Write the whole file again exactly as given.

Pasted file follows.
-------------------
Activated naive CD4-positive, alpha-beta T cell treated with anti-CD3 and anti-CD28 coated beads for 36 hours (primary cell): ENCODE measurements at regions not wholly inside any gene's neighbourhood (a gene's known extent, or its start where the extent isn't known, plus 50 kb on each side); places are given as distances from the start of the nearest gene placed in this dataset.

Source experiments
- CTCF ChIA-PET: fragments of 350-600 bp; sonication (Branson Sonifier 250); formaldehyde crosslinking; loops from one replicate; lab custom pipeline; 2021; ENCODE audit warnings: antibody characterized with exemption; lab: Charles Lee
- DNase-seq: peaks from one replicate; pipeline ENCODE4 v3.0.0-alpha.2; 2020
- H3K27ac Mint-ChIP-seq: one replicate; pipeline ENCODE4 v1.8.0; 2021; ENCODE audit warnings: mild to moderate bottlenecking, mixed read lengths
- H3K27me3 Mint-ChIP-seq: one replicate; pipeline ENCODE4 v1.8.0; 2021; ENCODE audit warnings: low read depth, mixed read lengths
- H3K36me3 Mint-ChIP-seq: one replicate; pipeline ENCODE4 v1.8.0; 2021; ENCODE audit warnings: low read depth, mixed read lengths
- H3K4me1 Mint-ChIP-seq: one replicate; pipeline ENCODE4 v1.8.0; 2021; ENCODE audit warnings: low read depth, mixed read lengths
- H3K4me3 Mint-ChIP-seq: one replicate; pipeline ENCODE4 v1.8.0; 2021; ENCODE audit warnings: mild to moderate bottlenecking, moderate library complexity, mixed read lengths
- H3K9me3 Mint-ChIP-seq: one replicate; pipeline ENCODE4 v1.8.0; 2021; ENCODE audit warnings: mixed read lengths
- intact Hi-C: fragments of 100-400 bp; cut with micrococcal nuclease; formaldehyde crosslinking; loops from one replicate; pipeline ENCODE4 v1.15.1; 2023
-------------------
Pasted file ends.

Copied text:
Activated naive CD4-positive, alpha-beta T cell treated with anti-CD3 and anti-CD28 coated beads for 36 hours (primary cell): ENCODE measurements at regions not wholly inside any gene's neighbourhood (a gene's known extent, or its start where the extent isn't known, plus 50 kb on each side); places are given as distances from the start of the nearest gene placed in this dataset.

Source experiments
- CTCF ChIA-PET: fragments of 350-600 bp; sonication (Branson Sonifier 250); formaldehyde crosslinking; loops from one replicate; lab custom pipeline; 2021; ENCODE audit warnings: antibody characterized with exemption; lab: Charles Lee
- DNase-seq: peaks from one replicate; pipeline ENCODE4 v3.0.0-alpha.2; 2020
- H3K27ac Mint-ChIP-seq: one replicate; pipeline ENCODE4 v1.8.0; 2021; ENCODE audit warnings: mild to moderate bottlenecking, mixed read lengths
- H3K27me3 Mint-ChIP-seq: one replicate; pipeline ENCODE4 v1.8.0; 2021; ENCODE audit warnings: low read depth, mixed read lengths
- H3K36me3 Mint-ChIP-seq: one replicate; pipeline ENCODE4 v1.8.0; 2021; ENCODE audit warnings: low read depth, mixed read lengths
- H3K4me1 Mint-ChIP-seq: one replicate; pipeline ENCODE4 v1.8.0; 2021; ENCODE audit warnings: low read depth, mixed read lengths
- H3K4me3 Mint-ChIP-seq: one replicate; pipeline ENCODE4 v1.8.0; 2021; ENCODE audit warnings: mild to moderate bottlenecking, moderate library complexity, mixed read lengths
- H3K9me3 Mint-ChIP-seq: one replicate; pipeline ENCODE4 v1.8.0; 2021; ENCODE audit warnings: mixed read lengths
- intact Hi-C: fragments of 100-400 bp; cut with micrococcal nuclease; formaldehyde crosslinking; loops from one replicate; pipeline ENCODE4 v1.15.1; 2023